Visit The National Gallery of Art‘s exhibition, Venice: Canaletto and his Rivals (February 20-May 30, 2011) for the splendid, immense collection of cityscapes showing Venice in all its glory – you can almost feel the excitement the painters experienced watching the revelers during Carnival or Molo from the Bacino di San Marco on Ascension Day. The paintings date from the 18th century, and include 20 masterworks by Canaletto and more than 30 by his rivals, including Guardi, Bellotto, and Marieschi.). Facing you as you enter the first gallery is the amazing Canaletto: The Piazza San Marco looking East (about 1723) showing a market set up along one end of the piazza. This is a painting for chefs – it will beckon you to travel to Venice, to taste its fine food and breath in its history.
Hungry after all that travel – try the Garden Café with a menu created by Fabio Trabocchi – himself born and raised in the Marche, a region just south of the Venetto. He is back in Washington DC after a sojourn in New York, getting ready to open his new restaurant, Fiola. The best bet is to stick to the simple buffet set beside a fountain gurgling with water. There’s proscuitto, salami, and a huge Parmigiano-Reggiano cut into chunks. Super Chef enjoyed both the crispy, flat crackers and a light focaccia along with the Brodetto di pesce alla Veneta, a flavorful Venetian seafood soup with saffron and green tomatoes. There is also a more substantial Melanzane alla Parmigiana with good flavor.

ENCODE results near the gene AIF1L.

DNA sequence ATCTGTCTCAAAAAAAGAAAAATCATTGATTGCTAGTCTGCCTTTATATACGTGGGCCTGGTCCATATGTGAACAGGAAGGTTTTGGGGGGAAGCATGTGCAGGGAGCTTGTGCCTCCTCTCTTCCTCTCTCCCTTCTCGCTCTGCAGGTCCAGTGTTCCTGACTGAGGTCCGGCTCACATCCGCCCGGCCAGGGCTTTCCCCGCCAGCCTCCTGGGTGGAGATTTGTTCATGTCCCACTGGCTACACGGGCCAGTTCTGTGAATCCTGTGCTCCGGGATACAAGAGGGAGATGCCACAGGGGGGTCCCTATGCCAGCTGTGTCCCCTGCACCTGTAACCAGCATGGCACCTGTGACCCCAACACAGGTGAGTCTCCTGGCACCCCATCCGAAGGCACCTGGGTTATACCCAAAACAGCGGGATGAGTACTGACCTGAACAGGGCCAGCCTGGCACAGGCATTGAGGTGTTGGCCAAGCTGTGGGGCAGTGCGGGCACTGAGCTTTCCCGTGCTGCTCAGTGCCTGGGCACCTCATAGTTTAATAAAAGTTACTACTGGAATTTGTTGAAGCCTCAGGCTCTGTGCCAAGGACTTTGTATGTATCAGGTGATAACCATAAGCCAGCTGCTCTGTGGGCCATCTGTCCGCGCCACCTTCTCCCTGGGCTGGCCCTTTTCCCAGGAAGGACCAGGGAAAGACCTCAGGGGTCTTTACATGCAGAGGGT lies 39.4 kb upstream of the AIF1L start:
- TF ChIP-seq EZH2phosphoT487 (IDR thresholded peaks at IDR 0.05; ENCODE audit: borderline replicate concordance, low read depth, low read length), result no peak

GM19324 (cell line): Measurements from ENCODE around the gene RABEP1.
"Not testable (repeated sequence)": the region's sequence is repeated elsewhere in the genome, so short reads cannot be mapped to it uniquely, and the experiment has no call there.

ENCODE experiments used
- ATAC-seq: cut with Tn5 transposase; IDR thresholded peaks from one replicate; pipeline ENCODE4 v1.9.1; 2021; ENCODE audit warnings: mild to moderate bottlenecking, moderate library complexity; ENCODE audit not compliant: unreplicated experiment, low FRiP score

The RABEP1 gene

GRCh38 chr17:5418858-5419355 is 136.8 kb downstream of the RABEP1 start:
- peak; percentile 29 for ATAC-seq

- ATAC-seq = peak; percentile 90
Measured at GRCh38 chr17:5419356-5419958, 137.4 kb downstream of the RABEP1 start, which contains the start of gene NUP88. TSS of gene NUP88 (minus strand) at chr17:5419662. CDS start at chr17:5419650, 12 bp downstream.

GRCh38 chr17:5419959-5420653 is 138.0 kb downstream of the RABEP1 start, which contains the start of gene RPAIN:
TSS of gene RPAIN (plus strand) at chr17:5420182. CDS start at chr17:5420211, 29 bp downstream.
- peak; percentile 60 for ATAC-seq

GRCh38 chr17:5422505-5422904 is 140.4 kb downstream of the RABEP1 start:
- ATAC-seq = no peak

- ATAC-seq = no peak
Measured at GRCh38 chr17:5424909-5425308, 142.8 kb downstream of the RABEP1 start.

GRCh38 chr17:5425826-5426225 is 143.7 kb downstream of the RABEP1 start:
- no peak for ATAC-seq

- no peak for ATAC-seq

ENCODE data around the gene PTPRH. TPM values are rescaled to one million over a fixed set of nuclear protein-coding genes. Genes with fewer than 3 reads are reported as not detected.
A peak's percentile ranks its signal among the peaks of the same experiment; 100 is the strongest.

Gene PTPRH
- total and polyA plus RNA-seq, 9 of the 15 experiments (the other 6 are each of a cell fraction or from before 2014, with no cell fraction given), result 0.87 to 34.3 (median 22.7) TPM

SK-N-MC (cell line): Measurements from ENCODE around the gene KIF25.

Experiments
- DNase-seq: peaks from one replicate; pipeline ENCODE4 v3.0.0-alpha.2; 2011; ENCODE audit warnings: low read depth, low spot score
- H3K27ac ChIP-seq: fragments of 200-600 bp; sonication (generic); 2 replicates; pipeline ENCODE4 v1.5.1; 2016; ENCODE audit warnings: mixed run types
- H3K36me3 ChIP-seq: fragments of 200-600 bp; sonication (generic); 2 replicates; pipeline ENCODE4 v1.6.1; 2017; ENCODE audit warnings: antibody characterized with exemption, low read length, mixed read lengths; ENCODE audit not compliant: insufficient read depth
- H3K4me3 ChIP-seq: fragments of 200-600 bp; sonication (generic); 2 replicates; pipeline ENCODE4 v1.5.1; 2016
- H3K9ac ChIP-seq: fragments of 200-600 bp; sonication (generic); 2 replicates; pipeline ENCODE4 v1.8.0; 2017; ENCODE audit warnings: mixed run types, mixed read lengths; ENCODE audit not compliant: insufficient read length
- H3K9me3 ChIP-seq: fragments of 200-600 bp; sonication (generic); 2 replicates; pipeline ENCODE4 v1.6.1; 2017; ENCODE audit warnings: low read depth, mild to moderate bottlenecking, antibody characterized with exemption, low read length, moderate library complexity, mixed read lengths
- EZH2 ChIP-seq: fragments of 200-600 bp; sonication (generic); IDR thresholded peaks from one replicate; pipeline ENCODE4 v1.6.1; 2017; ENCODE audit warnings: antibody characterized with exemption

Perk up with a cup of good espresso and a lemon sorbet and head back to see the magnificent gondola at the entrance of the exhibit. It is one of the oldest gondolas in existence, dating from the mid-19th century and was once owned by American painter Thomas Moran (1837–1926).